There are a few drawbacks. For example, there’s no way of tracking what data has been extracted previously. This means that you can’t refer to insights gleaned from earlier findings, which isn’t ideal. Additionally, there is a risk of data integrity loss. Despite the fact several versions of the same document can be stored on the lake, there is a lack of transaction control.
And unfortunately, the free-wheeling nature of data lakes can lead to a frustrating issue. If the data in the data lake is largely of low quality, this can lead to it becoming what’s known as a “data swamp”. Sounds bad, doesn’t it? It is. Essentially, it just means that your data lake has filled up with useless data. And that can make the entire lake tiresome to use as you try to sift through all the rubbish.
So, with all this in mind, possibly there’s a question bubbling in your mind. You may be wondering whether what you need is a data warehouse or a data lake.
Data warehouse or data lake – which is the better choice for you?
This choice ultimately depends on the nature of your organization and what you plan to do with your data. It doesn’t matter whether you’re thinking of undertaking data migration to the cloud, or keeping your infrastructure on site. Either way, it’s vital to have an appropriate data management system that’s tailored to your organization’s needs. So, here are a few questions to consider before you make your decision.
How structured is your data at the moment?
If your business generally deals with well-structured data such as banking details, customer profiles, healthcare records etc., a data warehouse may be all you need. It’s crucial to consider future proofing here, of course. Are you absolutely sure your organization won’t be moving towards utilizing more unstructured data over the next few years? This can be a tricky call to make.
On the other hand, if your organization already uses a large volume of unstructured data, such as binary data, IoT telemetry, and so on, a data lake-based system is more likely to appeal. A data virtualization layer can be implemented in parallel to improve data integration.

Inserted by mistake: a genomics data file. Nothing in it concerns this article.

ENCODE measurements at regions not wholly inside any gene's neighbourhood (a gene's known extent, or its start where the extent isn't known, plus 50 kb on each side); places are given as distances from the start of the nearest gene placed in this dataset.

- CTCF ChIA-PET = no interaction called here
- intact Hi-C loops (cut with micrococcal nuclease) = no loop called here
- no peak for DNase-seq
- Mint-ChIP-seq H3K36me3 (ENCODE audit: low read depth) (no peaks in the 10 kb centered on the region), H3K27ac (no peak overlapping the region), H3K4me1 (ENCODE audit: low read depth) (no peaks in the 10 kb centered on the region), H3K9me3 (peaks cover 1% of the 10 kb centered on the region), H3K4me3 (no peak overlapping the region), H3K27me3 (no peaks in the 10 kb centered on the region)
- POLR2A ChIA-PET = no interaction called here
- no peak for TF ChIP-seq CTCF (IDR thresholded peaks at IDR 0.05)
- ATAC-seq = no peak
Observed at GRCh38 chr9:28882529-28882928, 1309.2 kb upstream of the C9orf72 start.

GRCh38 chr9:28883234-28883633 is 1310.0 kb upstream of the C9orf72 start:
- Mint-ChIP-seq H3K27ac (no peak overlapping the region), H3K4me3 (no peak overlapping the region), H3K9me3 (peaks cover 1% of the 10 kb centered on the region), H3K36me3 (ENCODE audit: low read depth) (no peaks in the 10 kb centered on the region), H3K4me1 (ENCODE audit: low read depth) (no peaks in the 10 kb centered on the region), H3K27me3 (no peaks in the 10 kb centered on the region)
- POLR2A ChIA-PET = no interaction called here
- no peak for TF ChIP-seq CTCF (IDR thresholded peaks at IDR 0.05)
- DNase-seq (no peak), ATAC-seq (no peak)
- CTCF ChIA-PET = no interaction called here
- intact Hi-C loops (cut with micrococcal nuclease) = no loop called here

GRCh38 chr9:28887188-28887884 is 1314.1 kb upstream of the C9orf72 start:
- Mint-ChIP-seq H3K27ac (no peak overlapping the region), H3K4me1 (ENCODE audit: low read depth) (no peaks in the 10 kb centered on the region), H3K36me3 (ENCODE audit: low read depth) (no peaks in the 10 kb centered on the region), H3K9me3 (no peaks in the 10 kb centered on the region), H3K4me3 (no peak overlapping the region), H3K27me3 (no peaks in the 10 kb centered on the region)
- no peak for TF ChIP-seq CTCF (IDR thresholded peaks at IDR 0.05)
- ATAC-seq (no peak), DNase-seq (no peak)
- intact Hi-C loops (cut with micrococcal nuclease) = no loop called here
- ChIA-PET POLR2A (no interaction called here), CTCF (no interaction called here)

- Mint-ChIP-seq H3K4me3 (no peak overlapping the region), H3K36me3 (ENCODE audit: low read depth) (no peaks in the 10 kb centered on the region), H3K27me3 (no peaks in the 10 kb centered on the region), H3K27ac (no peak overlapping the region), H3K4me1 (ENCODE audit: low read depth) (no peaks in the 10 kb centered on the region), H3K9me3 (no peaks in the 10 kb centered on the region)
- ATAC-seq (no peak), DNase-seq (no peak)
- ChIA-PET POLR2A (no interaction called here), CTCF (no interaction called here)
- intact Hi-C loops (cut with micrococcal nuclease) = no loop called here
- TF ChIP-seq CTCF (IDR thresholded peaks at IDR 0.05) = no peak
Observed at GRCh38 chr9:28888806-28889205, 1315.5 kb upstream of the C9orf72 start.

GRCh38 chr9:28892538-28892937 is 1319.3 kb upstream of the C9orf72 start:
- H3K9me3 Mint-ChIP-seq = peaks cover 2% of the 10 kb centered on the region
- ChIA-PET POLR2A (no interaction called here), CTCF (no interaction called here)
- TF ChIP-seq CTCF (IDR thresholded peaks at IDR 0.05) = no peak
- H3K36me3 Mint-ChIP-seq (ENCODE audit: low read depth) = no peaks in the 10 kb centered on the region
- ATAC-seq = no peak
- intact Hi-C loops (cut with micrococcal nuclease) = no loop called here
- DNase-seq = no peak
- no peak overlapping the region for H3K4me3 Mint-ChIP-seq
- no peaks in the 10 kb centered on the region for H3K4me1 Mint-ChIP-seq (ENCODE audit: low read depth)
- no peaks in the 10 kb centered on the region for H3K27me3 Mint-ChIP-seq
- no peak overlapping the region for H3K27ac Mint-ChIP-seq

Do you already have a structure in place?
If you’re currently using ERP, CRM, HRM, or an SQL database system, a data warehouse will be a good fit. There may not be much value to add at this point by switching to a data lake-based system. However, if this is not the case and you’re building a new system, this may not apply.
Are the data needs of your organization predictable?
If you know that the data will be used to, say, generate reports using pre-determined queries against regularly updated tables, a data warehouse will work well. But if it will be used to service a diverse and unpredictable set of analytics queries, you should consider a data lake system. That’s because, in this case, it makes much more sense to store the data in its original format.
Why not both?
In actual fact, this isn’t a binary choice. Neither a data warehouse nor a data lake on their own necessarily constitute a rounded solution. Just as you might choose to use a Resilient Distributed Dataset (RDD) or a Dataframe or Dataset in different scenarios to suit a particular use case, so it goes with the underlying data management system.
Gartner analyst Donald Feinberg points out that rushing towards implementing one single data lake solution can be a mistake. At the company’s 2021 Data and Analytics Summit, he ran a session called “How to avoid data lake failures”, which offered valuable insights into the practicalities of the process.
To avoid some of the potential problems, he suggests starting small. This means implementing a data lake for a single business unit first, which can work in conjunction with other solutions, such as an existing data warehouse. He cautions that neither a data warehouse nor a data lake represents a data strategy in itself. And that’s a vital point to remember.
Putting it all together
The reality is that many organizations will need some combination of both data warehouses and data lakes. Running analytics on Azure data lake architecture will be a great solution in some cases. Equally, for running regular operational business processes, a data warehouse will suffice.
It’s really a question of a) where you’re starting from now and b) where you need to go. Luckily, there are plenty of options you can choose between to find exactly the right fit for your organization. The future of data management has never looked more promising.
Enabling the Data Lakehouse